"Waiters, cooks and check-out workers have been told they are set to lose 50% of their overtime cash so the peers’ can continue to enjoy their subsidy."


"The head of the independent body responsible for military pay has been sacked by David Cameron after calling for servicemen to be given a rise to compensate for Coalition defence cuts.

"The Telegraph has learnt that Prof Alasdair Smith has lost his post as chairman of the Armed Forces Pay Review Body. Military campaigners have criticised the “vindictive” decision to end Prof Smith’s tenure.

"The decision to remove him was made weeks after he defied an order to limit pay rises for troops and told ministers that Services personnel needed more money to reflect the additional pressure put on them by redundancies and cuts."


As the 10th anniversary of the Iraq invasion fast approaches, yet another poll shows the public thinks it was a disaster - from the Guardian:

"More than half the British public believe the decision to invade Iraq was wrong and more than a fifth believe Tony Blair should be tried as a war criminal, according to a poll conducted to mark the 10th anniversary of the conflict.

"A majority (56%) of the public believe the war has increased the risk of a terrorist attack on Britain. More than half, (53%), of those questioned think the invasion was wrong, while just over a quarter (27%) think it was right, according to the YouGov survey."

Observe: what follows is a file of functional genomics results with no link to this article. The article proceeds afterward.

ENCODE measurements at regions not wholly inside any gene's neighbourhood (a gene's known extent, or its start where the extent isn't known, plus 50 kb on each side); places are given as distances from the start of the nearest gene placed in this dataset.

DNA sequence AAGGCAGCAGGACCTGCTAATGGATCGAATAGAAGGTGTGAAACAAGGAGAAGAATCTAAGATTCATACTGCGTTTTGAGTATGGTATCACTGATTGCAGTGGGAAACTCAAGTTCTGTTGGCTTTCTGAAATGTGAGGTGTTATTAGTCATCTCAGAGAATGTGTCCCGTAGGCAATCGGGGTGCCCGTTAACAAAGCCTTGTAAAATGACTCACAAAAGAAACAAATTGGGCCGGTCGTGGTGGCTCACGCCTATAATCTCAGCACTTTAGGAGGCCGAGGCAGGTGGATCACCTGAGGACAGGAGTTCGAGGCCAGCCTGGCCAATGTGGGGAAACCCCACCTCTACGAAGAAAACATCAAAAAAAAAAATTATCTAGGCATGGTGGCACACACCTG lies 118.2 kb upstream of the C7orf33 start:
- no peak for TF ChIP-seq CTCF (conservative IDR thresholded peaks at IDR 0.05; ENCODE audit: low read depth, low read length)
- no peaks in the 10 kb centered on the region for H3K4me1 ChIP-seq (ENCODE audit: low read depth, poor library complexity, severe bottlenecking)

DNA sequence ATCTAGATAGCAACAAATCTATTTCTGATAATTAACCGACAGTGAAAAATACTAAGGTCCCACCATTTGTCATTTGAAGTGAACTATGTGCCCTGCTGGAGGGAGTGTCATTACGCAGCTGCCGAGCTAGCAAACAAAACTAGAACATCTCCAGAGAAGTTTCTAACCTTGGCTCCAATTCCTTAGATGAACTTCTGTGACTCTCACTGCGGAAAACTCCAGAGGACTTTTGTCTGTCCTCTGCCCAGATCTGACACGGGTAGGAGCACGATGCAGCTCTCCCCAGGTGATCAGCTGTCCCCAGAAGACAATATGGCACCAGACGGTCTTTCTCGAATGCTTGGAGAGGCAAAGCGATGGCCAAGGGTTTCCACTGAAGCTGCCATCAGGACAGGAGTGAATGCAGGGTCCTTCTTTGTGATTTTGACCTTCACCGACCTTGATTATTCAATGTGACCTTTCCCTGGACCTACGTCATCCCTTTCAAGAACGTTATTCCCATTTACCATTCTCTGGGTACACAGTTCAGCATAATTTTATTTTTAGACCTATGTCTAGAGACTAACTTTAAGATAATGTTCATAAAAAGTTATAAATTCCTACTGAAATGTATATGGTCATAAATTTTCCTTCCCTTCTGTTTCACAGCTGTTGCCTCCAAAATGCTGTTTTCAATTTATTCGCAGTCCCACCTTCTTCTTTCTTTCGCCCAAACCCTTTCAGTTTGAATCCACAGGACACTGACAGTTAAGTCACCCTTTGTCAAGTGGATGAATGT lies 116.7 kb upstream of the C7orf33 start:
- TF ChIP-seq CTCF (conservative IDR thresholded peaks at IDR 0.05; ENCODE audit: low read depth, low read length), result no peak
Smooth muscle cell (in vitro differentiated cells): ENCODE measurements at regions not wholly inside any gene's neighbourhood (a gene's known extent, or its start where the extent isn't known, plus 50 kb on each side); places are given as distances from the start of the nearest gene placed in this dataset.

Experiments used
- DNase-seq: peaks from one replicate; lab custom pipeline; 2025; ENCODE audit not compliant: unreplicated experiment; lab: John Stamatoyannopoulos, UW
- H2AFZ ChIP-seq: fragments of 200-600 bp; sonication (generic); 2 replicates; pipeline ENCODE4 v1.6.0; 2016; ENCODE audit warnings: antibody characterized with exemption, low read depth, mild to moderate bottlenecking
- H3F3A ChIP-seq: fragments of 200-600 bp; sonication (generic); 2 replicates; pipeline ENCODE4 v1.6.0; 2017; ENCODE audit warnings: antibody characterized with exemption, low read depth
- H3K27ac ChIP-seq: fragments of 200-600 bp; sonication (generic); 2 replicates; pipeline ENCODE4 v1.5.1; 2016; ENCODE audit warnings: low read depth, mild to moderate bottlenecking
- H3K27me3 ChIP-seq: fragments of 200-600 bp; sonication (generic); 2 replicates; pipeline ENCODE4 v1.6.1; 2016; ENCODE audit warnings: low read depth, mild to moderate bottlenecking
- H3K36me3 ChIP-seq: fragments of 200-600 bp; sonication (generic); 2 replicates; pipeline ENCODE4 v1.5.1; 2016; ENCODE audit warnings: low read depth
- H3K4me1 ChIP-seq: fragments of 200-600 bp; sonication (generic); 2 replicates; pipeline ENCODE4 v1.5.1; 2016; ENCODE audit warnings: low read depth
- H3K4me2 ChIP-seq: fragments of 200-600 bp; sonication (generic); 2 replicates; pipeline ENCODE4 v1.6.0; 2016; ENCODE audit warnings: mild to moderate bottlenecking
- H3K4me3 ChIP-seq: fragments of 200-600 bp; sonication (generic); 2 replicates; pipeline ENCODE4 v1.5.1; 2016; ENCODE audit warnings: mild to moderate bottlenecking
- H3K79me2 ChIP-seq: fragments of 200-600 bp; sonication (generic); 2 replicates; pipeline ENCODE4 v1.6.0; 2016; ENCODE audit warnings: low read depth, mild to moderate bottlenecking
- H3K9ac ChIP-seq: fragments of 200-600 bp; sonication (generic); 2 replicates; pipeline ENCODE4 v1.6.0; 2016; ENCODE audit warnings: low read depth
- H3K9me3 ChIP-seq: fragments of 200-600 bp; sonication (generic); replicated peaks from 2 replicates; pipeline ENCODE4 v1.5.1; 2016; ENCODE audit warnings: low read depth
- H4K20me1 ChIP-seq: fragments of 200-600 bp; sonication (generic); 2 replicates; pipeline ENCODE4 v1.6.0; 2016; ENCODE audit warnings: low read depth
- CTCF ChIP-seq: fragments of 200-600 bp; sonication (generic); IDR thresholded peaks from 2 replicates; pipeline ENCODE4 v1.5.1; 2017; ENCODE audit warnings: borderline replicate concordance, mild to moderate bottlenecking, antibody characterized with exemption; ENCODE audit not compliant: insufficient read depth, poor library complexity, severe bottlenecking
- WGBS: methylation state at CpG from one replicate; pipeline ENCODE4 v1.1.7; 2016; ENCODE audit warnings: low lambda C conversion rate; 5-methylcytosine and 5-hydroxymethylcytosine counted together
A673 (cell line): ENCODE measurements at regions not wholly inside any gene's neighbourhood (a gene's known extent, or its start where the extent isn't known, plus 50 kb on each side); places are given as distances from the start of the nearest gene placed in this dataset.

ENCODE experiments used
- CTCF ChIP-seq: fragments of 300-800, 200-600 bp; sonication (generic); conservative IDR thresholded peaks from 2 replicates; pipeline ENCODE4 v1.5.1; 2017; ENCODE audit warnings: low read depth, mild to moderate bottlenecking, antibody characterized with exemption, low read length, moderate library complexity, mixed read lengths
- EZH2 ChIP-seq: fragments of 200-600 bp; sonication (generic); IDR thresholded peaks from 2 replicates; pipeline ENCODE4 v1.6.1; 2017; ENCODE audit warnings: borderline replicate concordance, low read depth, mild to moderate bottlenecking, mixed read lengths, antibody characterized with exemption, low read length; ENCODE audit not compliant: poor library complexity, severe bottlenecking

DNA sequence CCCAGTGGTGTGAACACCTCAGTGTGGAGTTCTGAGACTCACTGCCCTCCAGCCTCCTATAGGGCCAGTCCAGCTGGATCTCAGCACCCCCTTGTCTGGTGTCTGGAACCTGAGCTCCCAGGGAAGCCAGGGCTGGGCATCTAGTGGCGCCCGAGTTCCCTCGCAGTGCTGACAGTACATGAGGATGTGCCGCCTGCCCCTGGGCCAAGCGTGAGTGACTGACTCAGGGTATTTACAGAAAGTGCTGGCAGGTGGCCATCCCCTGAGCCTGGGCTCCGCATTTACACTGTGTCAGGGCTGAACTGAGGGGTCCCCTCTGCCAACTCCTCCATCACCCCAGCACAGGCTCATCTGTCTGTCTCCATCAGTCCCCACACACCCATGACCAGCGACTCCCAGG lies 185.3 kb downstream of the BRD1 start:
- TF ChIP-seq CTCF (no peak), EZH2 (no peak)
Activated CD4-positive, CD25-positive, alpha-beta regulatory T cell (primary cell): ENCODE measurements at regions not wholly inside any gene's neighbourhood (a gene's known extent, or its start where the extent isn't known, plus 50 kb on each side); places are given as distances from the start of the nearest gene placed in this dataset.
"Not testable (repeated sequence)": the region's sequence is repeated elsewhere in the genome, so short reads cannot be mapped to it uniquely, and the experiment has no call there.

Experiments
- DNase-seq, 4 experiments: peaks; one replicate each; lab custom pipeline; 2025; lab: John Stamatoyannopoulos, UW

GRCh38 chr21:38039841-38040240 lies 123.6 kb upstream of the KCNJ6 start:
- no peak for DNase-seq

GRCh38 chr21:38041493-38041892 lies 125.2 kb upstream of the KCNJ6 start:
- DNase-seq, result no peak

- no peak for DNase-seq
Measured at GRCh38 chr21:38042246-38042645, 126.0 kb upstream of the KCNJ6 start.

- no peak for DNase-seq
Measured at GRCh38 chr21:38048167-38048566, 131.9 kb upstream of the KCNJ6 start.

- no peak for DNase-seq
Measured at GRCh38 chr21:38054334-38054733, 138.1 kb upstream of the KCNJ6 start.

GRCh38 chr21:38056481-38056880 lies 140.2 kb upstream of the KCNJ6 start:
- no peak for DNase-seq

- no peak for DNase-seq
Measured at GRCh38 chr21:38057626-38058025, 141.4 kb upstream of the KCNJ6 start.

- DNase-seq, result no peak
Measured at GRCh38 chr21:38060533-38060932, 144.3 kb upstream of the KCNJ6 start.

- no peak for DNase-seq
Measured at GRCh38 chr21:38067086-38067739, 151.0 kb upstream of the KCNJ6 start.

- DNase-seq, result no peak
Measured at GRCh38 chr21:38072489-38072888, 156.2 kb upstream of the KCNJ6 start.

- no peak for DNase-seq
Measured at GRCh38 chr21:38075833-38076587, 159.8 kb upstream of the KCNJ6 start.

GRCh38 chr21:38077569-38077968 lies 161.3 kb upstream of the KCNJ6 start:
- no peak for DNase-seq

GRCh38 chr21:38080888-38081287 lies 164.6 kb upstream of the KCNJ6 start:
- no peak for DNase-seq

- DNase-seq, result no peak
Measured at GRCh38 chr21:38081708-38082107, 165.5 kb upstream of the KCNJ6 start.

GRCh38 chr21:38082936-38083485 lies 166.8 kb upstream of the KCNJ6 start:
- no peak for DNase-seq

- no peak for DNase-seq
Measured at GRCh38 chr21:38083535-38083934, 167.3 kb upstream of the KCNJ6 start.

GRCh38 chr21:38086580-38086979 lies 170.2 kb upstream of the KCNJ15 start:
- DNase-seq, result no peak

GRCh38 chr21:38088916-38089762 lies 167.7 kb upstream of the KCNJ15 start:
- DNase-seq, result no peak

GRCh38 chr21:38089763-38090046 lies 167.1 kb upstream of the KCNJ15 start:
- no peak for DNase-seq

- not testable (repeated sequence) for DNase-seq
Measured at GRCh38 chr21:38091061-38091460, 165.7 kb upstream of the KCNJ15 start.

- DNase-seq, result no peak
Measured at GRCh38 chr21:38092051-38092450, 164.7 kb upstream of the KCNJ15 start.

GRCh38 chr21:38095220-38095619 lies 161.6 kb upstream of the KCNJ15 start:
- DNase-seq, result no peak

From the latest Sun/YouGov poll:

Labour 42

Conservatives 30

Ukip 11

Lib Dems 11

That would give Labour a majority of 114.


@Ed_Miliband David Cameron has not only walked away from the Leveson talks today, he has walked away from his promises to the victims

@HackedOffHugh Rumour in Westminster that editor of Times instructed Cameron to call off talks. And our PM did as he was told. Murdoch rules. Still.

@janemerrick23 It feels like a month since Huhne/Pryce went to jail. Obviously not for them. Long week...


Philip Collins, writing in the Times, says: "With this mess Labour should be miles ahead."

Polly Toynbee, writing in the Guardian, says: "Mass evictions of the most vulnerable are no way to tackle the housing benefit bill, and we must do all we can to stop them."

Fraser Nelson, writing in the Telegraph, says: "Don’t attack Britain’s oldies – they keep the economy going."

Got something you want to share? Please send any stories/tips/quotes/pix/plugs/gossip to Mehdi Hasan ( or Ned Simons ( You can also follow us on Twitter: @mehdirhasan, @nedsimons and @huffpostukpol